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PWE-155 The effect of excluding neoadjuvant chemotherapy on survival from locally advanced oesophageal or oesophagogastric junctional (ogj) cancer
  1. JR O'Neill1,2,
  2. E Kennedy1,
  3. V Save3,
  4. B Langdale-Brown3,
  5. S Paterson-Brown1
  6. On Behalf of the Edinburgh Oesophagogastric Research Group
  1. 1General Surgery, Royal Infirmary of Edinburgh
  2. 2University of Edinburgh
  3. 3Pathology, Royal Infirmary of Edinburgh, Edinburgh, UK

Abstract

Introduction Patients clinically staged with > T2 or node positive (>cT2/cN+) oesophageal or OGJ cancer are routinely considered for neoadjuvant chemotherapy prior to attempted curative resection (NA). Patients with cardiovascular comorbidity are often precluded from NA and the effect on survival in a contemporary setting is not clear.

Method Single centre retrospective study of all patients undergoing attempted curative therapy for >cT2/cN+ mid or lower oesophageal or OGJ adenocarcinoma or squamous cell carcinoma diagnosed between 2001 and 2013. Uni and multivariable survival analyses were performed using a prospectively-maintained audit database.

Results A total of 371 patients were included and 289 (78%) commenced NA comprising predominantly 2 cycles of cisplatin and 5-fluorouracil (n = 264; 91%) with 274 (95%) undergoing subsequent resection. Patients undergoing surgery alone (S) were significantly older (mean = 8 years, p < 0.001) but were well matched with patients undergoing NA for clinical stage, gender and histology.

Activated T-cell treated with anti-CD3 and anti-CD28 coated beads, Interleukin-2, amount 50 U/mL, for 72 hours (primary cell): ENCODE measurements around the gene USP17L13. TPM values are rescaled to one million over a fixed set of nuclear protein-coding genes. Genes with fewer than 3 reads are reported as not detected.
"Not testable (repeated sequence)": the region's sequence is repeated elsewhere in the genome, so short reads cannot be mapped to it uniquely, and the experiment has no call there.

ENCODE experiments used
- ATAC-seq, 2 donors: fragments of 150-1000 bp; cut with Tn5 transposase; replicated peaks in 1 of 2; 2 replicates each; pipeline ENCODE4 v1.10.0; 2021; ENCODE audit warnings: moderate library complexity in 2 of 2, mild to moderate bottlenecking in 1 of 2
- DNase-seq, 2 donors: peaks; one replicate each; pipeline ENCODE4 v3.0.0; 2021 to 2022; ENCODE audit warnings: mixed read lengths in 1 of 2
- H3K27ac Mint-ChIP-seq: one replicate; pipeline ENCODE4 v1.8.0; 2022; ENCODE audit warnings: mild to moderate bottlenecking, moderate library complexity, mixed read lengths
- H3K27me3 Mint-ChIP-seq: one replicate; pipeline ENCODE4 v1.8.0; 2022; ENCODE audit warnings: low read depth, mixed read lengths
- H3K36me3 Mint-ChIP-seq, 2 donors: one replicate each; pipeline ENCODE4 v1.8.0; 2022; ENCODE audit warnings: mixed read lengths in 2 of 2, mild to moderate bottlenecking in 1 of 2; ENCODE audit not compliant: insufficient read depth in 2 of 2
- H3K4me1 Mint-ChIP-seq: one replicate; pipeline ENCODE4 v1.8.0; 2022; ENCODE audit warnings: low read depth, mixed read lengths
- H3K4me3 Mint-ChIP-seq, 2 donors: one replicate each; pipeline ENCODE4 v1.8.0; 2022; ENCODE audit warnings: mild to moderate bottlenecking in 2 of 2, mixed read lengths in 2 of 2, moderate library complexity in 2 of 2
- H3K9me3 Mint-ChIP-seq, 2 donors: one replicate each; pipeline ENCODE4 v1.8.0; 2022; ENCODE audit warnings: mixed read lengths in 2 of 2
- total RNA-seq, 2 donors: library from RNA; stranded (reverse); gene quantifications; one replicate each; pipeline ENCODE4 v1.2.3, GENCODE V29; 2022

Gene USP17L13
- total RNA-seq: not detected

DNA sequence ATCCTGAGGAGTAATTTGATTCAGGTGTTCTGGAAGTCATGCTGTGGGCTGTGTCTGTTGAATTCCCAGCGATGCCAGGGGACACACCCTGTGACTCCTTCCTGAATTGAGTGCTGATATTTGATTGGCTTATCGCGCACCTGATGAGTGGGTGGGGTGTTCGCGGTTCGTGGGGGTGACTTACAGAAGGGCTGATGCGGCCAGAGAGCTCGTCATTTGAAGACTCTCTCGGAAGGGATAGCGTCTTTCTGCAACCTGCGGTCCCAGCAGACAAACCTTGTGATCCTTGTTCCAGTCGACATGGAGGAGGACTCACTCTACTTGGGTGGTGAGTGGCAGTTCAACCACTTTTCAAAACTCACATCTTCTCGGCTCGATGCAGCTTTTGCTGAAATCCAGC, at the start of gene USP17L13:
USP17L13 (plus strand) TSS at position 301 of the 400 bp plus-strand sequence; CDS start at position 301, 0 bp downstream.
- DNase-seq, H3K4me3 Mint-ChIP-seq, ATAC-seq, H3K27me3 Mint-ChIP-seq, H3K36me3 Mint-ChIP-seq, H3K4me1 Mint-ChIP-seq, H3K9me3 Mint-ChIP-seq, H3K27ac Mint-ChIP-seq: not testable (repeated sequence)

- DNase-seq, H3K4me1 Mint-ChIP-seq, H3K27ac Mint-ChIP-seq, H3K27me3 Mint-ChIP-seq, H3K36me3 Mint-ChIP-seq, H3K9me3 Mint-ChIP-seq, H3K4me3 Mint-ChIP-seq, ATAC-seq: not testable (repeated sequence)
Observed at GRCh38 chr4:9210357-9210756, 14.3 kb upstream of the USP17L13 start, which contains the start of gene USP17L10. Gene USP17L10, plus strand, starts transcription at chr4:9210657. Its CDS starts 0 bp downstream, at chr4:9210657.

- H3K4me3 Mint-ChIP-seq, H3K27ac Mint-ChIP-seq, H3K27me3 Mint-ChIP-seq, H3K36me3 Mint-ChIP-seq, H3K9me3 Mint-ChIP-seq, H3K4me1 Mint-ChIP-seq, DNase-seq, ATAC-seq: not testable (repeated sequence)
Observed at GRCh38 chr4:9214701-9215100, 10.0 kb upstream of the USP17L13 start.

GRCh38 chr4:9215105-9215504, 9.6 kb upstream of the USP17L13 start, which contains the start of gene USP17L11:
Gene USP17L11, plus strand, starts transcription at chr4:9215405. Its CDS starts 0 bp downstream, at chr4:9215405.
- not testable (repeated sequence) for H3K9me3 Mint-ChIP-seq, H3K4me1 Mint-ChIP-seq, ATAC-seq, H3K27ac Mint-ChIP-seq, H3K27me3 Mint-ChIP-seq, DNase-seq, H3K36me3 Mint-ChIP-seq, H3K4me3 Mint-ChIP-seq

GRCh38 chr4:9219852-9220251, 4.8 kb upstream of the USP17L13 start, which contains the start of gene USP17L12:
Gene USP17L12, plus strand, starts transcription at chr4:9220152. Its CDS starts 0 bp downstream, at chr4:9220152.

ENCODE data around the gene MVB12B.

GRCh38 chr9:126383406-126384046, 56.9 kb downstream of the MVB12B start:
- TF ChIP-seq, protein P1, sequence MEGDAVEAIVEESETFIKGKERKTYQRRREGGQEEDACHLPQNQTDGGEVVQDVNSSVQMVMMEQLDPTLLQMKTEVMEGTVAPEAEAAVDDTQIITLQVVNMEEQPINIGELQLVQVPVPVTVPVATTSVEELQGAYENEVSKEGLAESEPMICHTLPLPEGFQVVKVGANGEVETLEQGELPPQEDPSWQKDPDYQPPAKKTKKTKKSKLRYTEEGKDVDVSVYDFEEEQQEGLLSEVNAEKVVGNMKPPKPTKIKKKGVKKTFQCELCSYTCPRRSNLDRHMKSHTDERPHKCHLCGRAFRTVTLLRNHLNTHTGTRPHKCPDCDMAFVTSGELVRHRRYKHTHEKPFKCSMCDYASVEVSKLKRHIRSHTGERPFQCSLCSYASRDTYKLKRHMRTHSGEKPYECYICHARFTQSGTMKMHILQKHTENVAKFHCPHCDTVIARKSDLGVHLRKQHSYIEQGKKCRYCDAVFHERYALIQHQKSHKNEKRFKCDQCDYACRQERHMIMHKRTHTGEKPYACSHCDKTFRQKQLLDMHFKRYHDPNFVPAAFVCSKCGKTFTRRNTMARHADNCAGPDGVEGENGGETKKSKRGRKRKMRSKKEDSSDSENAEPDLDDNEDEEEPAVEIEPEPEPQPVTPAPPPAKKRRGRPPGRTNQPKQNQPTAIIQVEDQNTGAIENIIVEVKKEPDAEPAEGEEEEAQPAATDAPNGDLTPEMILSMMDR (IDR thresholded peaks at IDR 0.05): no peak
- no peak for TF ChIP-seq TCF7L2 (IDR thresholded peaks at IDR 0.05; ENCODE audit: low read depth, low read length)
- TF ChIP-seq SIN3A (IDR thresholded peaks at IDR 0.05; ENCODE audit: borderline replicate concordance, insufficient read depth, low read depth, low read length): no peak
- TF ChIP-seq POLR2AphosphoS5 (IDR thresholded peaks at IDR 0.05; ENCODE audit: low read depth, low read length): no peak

Based on intention to treat, NA was associated with a significantly improved median overall survival compared to S (29 months compared to 21 months; P = 0.008). Recurrence-free survival did not, however, differ between NA and S (p = 0.585). The 90 day in-hospital mortality rate was higher in S compared to NA (10% vs. 3%; P = 0.011), likely reflecting the increased comorbidity of these patients. When patients dying in hospital within 90 post-operative days were excluded, the overall survival benefit of NA over S was reduced to a median of 2.7 months (p = 0.04).

Pathological tumour size, differentiation, pT, pN and R stage were associated with survival (all P < 0.01) but did not differ significantly between patients undergoing NA or S suggesting a limited down-staging effect of NA.

To assess histological response to chemotherapy, the Mandard tumour regression grade (TRG) was determined, blinded to outcome, in a subset of 111 patients undergoing NA. Only 21 patients (19%) exhibited a histological response to NA (TRG I-III) and TRG was not associated with survival (P = 0.08).

Conclusion Resection carries a significantly higher perioperative mortality risk in patients with >cT2/cN+ oesophageal or OGJ cancer and comorbidity precluding neoadjuvant therapy. In clinically stage-matched patients, neoadjuvant chemotherapy was associated with a significant survival benefit over surgery alone.

A low histological response rate to chemotherapy was noted and in those patients surviving to discharge the overall survival benefit of NA was limited to a median of <3 months. More effective therapies are needed.

Disclosure of interest None Declared.

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